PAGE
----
Coping with Depression During the Holiday Season

During this time of year, radio and TV ads would have us believe we should all feel merry and bright. Sadly, that’s not always the case. According to the National Institute of Health, many people experience depression during the holiday season.

Some of the most common reasons people experience depression during this time of year are:

  • Financial hardship – ‘Tis the season to be jolly, unless your bank account is overdrawn and your credit cards maxed out. Not having a budget to buy loved ones presents, especially our children, can feel devastating.
  • Stress – It’s easy to become overwhelmed from the added stress of shopping, planning and travel. Studies have found this is particularly true for women.
  • Grief and loneliness – Many people feel incredibly lonely during the holidays. Whether it’s from being single, recently divorced, or having just lost a loved one, the holidays are often a reminder of what we don’t have but wish we did.

If you can relate and are looking for some relief, here are ways you can cope with your depression this holiday season:

Feel Your Feelings

If you are grieving a loss, it’s important that you’re honest about your feelings. Your instinct may be to put on a brave face for friends and family, but forcing yourself to be happy for the sake of others will only make matters worse. Sadness and grief are a part of life, no matter the season, and it is 100% okay for you to feel your feelings.

Give Something Besides Money

If a lack of finances is the primary source of your mood, look for other ways you can give to others. You can volunteer at a local charity. Are you a good cook? Offer to cook for friends and family. If your talent is writing, write your kids a bedtime story or, if it’s painting, paint a beautiful mural on their wall. At the end of the day, thoughtful gifts from your heart will leave the greatest lasting impression.

Focus on Self Care

It’s important that you care for yourself during the holiday season. Eat right, drink filtered water, exercise, and get plenty of rest. While these steps are important for everyone throughout the entire year, they are particularly important for those suffering from depression during the holidays.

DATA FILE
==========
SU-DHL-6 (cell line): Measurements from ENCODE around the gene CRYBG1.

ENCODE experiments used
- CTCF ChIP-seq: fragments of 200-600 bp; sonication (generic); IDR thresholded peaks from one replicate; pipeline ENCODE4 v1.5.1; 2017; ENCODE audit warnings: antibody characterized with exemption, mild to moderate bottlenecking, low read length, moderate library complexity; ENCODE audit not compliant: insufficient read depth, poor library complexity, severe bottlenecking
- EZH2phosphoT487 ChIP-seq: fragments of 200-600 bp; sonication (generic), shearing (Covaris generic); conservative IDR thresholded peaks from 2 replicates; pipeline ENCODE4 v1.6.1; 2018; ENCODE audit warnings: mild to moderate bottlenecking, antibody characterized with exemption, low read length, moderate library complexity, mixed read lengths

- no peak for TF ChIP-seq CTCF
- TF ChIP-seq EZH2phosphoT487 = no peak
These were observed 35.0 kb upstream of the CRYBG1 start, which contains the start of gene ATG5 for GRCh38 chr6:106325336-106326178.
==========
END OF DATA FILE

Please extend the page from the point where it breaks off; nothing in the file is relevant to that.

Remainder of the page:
Seek Help

Depression is nothing to take lightly. If your depression has lingered, is getting worse, or you’re having suicidal thoughts, it’s imperative that you seek help from a qualified mental health professional. They will be able to help you navigate your overwhelming emotions and offer tools to manage symptoms.

If you’d like to explore treatment options, please get in touch with me. You don’t have to suffer alone. I would be more than happy to speak with you about how I may be able to help.

5 Ways to Effectively Manage Anxiety

If you suffer from anxiety, you know that awful feeling when heart races, you start to sweat, and you feel like you just want to run. According to the Anxiety and Depression Association of America, anxiety disorders are the most common form of mental illness in the United States, affecting roughly 40 million adults. While anxiety can feel debilitating, there are ways you can manage it.

Slow Your Breathing

When we feel anxious, our breathing becomes quicker and shallower. This way of breathing, in turn, makes us feel even more anxious. It’s a vicious cycle.

When you feel the anxiety start to come on, start to focus on your breath and begin to slow it down. Breathe in slowly and deeply for a count of 4, hold for a count of 4, then exhale slowly for a count of 4. Repeat this cycle three to five times until you feel yourself begin to calm.

Limit Caffeine 

Drinking or eating anything with caffeine in it can exacerbate your anxiety. Studies have even shown that caffeine can trigger an anxiety attack, so try and avoid or greatly limit consumption.

Exercise

Studies have shown that just 20 minutes of exercise can reduce symptoms of anxiety. Not only does exercising make you feel good about yourself, it actually floods your body with feel-good endorphins, which can totally turn your mood around.

Make a List

One of the worst parts of feeling anxiety is the feeling that you are out of control. One simple exercise to turn this around is to make a to-do list of small, easy-to-manage tasks. Crossing these tasks off your list will actually empower you and make you feel in control again.

Remind Yourself of Reality

When the plane of a nervous flyer hits turbulence, that nervous flyer must remind themselves that the plane is okay, and it is just a normal occurrence to hit turbulence. People who experience anxiety may also have to remind themselves that they are actually okay when an anxiety attack comes on. Simply tell yourself that you are experiencing anxiety but that you are, basically, okay, you are not going to die.

It can also be very beneficial to talk to someone about your anxiety issues. A therapist will be able to offer more tools and advice on how to cope and manage your anxiety.

If you or someone you love suffers from anxiety and would like to explore treatment options, please be in touch. I would be happy to discuss how I may be able to help.